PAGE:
Many cities throughout the country get their revenue from fines—which explains courts’ refusal to inform defendants of their right to argue “ability to pay.” But those fines usually come from black residents. A Priceonomics study of cities’ revenue from fines found that cities that relied heavily on fines had larger black populations. “We found one demographic that was most characteristic of cities that levy large amounts of fines on their citizens: a large African-American population. Among the fifty cities with the highest proportion of revenues from fines, the median size of the African-American population—on a percentage basis—is more than five times greater than the national median,” writes Dan Kopf of Priceonomics. Meanwhile, income level had very little bearing on cities’ reliance on fines for revenue.

African Americans make up 3.8 percent of the median city population in the United States, according to Priceonomics. However, for the top 50 cities in terms of proportion of revenue from fines, blacks make up 18.9 percent of the population. A similar pattern occurs when looking at averages rather than median. Cities that receive 10 percent or more of their revenue from fines and forfeitures have an average black population of 25.9 percent compared to an 8.7 percent black population for cities that only get 0 to 1 percent of their revenue from fines.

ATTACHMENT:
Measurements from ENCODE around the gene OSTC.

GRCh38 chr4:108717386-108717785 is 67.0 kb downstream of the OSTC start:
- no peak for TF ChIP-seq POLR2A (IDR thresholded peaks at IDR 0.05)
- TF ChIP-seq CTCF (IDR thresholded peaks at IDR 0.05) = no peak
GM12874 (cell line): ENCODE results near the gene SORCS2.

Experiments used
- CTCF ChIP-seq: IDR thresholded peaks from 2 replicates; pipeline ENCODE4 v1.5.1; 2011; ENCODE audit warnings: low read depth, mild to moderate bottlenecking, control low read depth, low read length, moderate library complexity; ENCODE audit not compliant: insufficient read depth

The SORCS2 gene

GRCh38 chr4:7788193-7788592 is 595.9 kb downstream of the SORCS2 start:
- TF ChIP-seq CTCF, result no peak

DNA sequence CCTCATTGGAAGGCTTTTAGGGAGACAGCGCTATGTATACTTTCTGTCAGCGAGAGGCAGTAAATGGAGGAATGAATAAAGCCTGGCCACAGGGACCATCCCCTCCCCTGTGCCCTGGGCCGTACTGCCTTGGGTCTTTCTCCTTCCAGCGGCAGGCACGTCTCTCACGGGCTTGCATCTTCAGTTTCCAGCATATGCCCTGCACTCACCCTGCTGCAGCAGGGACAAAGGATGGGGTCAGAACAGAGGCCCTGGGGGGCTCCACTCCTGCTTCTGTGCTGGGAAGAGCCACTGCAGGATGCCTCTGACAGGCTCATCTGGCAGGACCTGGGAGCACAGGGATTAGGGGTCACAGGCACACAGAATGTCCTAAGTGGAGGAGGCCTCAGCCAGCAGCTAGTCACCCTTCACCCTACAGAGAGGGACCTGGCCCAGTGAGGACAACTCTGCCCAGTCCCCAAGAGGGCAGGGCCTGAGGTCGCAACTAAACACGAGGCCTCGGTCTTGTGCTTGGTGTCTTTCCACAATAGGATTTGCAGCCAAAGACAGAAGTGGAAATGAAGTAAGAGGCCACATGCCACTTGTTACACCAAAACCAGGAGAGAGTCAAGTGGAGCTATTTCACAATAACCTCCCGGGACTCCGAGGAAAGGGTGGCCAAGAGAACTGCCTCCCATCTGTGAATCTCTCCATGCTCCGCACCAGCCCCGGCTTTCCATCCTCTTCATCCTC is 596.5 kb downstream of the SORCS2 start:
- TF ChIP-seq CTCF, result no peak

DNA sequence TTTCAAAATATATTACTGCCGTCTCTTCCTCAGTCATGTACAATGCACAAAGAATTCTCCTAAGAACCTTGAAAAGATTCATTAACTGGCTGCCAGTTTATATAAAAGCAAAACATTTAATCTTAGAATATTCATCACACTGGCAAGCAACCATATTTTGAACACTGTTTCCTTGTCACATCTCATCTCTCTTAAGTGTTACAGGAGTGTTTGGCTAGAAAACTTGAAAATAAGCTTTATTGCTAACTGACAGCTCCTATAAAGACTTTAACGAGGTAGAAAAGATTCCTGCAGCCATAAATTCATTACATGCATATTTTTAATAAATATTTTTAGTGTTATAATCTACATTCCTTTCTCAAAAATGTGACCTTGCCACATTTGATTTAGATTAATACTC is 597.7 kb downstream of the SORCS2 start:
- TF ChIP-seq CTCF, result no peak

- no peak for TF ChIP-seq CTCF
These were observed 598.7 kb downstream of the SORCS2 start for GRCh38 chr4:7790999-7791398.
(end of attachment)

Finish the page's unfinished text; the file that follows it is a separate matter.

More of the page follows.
Priceonomics said the connection between “fines and largely African American populations” is unlikely from black people committing more offenses. Plus, according to the 2016 LCCR report, there is “no documented difference in driving behavior” between whites and nonwhites. Furthermore, there is no evidential difference in driving behavior based on race. Blacks and Latinos are no more dangerous behind the wheel than white people. “A more likely explanation,” according to Priceonomics, is that blacks “are more highly policed and that, as has been acknowledged by the Director of the FBI, African Americans suffer from heavier legal penalties due to the implicit bias of police officers.”